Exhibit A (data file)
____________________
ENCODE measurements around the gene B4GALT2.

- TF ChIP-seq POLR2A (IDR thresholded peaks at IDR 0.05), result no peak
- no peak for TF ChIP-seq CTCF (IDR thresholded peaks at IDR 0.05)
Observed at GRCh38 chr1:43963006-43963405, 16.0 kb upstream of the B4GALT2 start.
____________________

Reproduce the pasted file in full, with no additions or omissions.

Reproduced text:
ENCODE measurements around the gene B4GALT2.

- TF ChIP-seq POLR2A (IDR thresholded peaks at IDR 0.05), result no peak
- no peak for TF ChIP-seq CTCF (IDR thresholded peaks at IDR 0.05)
Observed at GRCh38 chr1:43963006-43963405, 16.0 kb upstream of the B4GALT2 start.